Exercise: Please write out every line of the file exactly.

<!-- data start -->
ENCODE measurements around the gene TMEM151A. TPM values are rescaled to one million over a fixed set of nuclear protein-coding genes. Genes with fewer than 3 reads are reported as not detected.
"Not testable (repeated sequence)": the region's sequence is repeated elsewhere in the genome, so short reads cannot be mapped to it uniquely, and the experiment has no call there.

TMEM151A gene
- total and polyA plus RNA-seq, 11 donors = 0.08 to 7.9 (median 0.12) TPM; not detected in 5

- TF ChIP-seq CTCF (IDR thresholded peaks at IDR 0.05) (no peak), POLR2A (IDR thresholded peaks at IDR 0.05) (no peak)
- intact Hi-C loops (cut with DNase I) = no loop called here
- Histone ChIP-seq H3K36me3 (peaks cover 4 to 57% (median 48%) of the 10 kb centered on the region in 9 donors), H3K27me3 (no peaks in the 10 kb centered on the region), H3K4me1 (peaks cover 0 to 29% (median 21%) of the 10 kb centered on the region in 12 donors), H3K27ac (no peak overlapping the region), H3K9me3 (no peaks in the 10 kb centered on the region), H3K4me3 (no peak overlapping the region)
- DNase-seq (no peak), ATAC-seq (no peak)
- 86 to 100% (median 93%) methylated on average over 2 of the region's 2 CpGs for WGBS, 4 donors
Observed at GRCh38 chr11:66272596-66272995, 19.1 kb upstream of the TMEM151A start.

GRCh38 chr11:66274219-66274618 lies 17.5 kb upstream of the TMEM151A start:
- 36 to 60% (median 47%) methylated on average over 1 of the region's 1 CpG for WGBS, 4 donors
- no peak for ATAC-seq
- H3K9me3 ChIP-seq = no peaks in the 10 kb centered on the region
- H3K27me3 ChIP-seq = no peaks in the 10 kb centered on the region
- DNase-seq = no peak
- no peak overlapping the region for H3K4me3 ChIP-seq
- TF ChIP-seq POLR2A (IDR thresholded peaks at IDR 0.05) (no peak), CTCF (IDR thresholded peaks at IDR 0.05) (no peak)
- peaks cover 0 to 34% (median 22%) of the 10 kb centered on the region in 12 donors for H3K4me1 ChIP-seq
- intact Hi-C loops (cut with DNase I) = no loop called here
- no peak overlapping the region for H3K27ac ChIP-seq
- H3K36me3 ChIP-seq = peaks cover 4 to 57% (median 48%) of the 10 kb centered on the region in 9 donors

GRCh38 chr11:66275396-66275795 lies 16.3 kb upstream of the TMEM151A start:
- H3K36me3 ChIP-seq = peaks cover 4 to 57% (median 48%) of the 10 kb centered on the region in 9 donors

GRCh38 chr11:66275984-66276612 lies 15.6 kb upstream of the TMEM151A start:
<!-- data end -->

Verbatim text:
ENCODE measurements around the gene TMEM151A. TPM values are rescaled to one million over a fixed set of nuclear protein-coding genes. Genes with fewer than 3 reads are reported as not detected.
"Not testable (repeated sequence)": the region's sequence is repeated elsewhere in the genome, so short reads cannot be mapped to it uniquely, and the experiment has no call there.

TMEM151A gene
- total and polyA plus RNA-seq, 11 donors = 0.08 to 7.9 (median 0.12) TPM; not detected in 5

- TF ChIP-seq CTCF (IDR thresholded peaks at IDR 0.05) (no peak), POLR2A (IDR thresholded peaks at IDR 0.05) (no peak)
- intact Hi-C loops (cut with DNase I) = no loop called here
- Histone ChIP-seq H3K36me3 (peaks cover 4 to 57% (median 48%) of the 10 kb centered on the region in 9 donors), H3K27me3 (no peaks in the 10 kb centered on the region), H3K4me1 (peaks cover 0 to 29% (median 21%) of the 10 kb centered on the region in 12 donors), H3K27ac (no peak overlapping the region), H3K9me3 (no peaks in the 10 kb centered on the region), H3K4me3 (no peak overlapping the region)
- DNase-seq (no peak), ATAC-seq (no peak)
- 86 to 100% (median 93%) methylated on average over 2 of the region's 2 CpGs for WGBS, 4 donors
Observed at GRCh38 chr11:66272596-66272995, 19.1 kb upstream of the TMEM151A start.

GRCh38 chr11:66274219-66274618 lies 17.5 kb upstream of the TMEM151A start:
- 36 to 60% (median 47%) methylated on average over 1 of the region's 1 CpG for WGBS, 4 donors
- no peak for ATAC-seq
- H3K9me3 ChIP-seq = no peaks in the 10 kb centered on the region
- H3K27me3 ChIP-seq = no peaks in the 10 kb centered on the region
- DNase-seq = no peak
- no peak overlapping the region for H3K4me3 ChIP-seq
- TF ChIP-seq POLR2A (IDR thresholded peaks at IDR 0.05) (no peak), CTCF (IDR thresholded peaks at IDR 0.05) (no peak)
- peaks cover 0 to 34% (median 22%) of the 10 kb centered on the region in 12 donors for H3K4me1 ChIP-seq
- intact Hi-C loops (cut with DNase I) = no loop called here
- no peak overlapping the region for H3K27ac ChIP-seq
- H3K36me3 ChIP-seq = peaks cover 4 to 57% (median 48%) of the 10 kb centered on the region in 9 donors

GRCh38 chr11:66275396-66275795 lies 16.3 kb upstream of the TMEM151A start:
- H3K36me3 ChIP-seq = peaks cover 4 to 57% (median 48%) of the 10 kb centered on the region in 9 donors

GRCh38 chr11:66275984-66276612 lies 15.6 kb upstream of the TMEM151A start: